The programme ABOUT US also demands the impossible and searches for the possible in even the most neglected corners of society. For the four-part programme, curator Duscha Kistler has chosen to focus her attention on human beings. The featured films question how we treat one another, while also probing our relationship to nature and the environment.
The selected works make use of the imaginative means of animation, at times delivering contemporary social critiques, at times directing that criticism at humans themselves, though they also exhibit great affection for our species. “With this special programme I want to show that animated film is not only nice and fun, it can also engage critically with us humans and our surroundings,” explains Duscha Kistler, who served for ten years as the director of the Fantoche International Animated Film Festival in Baden, Switzerland.
“The first part of the programme explores the recklessness of humans, who, driven by the notion of progress and the hunger for power, interfere with the balance of nature and cause societal devastation,” as Kistler puts it. The focus here is placed on human beings, on their treatment of the Earth and the social changes brought forth by this relationship.
The second part deals in a thoroughly playful manner with philosophical musings on life and death. “The films here also pose interesting questions about our perception and existence,” according to Kistler. Abstract and experimental films such as Paul Bush’s Furniture Poetry challenge for instance what we see, hear and feel, turning the world on its head in the process.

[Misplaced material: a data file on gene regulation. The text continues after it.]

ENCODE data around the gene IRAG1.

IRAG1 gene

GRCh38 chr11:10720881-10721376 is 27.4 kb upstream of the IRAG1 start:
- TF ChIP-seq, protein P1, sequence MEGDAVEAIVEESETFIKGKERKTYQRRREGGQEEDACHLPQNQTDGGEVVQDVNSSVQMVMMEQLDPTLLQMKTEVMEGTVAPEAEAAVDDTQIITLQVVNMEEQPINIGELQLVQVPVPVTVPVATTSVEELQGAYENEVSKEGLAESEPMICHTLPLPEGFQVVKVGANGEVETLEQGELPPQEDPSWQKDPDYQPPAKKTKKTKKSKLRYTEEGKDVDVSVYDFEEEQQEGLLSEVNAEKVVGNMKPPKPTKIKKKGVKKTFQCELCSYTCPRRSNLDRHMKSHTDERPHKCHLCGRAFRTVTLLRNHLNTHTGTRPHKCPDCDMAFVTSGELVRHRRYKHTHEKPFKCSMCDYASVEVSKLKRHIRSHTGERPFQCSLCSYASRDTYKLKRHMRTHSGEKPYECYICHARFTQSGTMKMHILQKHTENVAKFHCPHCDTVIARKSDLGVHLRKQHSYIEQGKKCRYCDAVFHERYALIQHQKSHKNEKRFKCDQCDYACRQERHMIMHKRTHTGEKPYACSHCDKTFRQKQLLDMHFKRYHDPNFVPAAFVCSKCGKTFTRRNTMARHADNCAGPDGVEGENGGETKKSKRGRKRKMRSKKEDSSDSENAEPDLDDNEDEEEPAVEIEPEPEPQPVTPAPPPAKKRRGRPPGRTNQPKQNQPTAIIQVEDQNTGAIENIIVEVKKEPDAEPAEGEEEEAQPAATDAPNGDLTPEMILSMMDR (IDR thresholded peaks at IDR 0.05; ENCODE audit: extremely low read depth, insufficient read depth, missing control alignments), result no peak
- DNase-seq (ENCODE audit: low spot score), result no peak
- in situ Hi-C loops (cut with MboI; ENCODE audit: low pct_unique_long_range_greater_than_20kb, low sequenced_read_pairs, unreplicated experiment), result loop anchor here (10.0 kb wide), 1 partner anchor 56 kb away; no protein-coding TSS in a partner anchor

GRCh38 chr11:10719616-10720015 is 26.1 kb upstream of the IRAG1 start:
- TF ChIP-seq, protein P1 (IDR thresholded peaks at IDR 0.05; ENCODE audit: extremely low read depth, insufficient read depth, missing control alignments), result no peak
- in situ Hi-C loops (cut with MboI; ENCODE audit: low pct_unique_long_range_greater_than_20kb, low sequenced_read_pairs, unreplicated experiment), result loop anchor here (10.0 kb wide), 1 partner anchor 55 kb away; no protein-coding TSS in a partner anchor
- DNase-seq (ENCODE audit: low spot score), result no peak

The third and fourth parts of the programme shed light on the fragile forms of coexistence found in communities and duo-partnerships of the most diverse kinds – whether friendships or romantic partnerships. The focus here is on power structures, on love, on the daily grind that can set in for couples; the films treat the process of becoming accustomed to the presence of another and the all-engulfing and numbing pain of losing a partner.
It’s all about love – what better way to conclude this thematic programme than with British video artist Chris Cunningham’s music video for Björk’s All Is Full of Love, in which two robots engage in a passionate embrace.
“The Special Programme for Animated Film is intimately intertwined with us humans,” notes Duscha Kistler. In keeping with this year’s festival motto, the curator investigates how we approach the impossible, but also how we cope with our lives in general, in the process showing that the seemingly impossible can indeed become reality.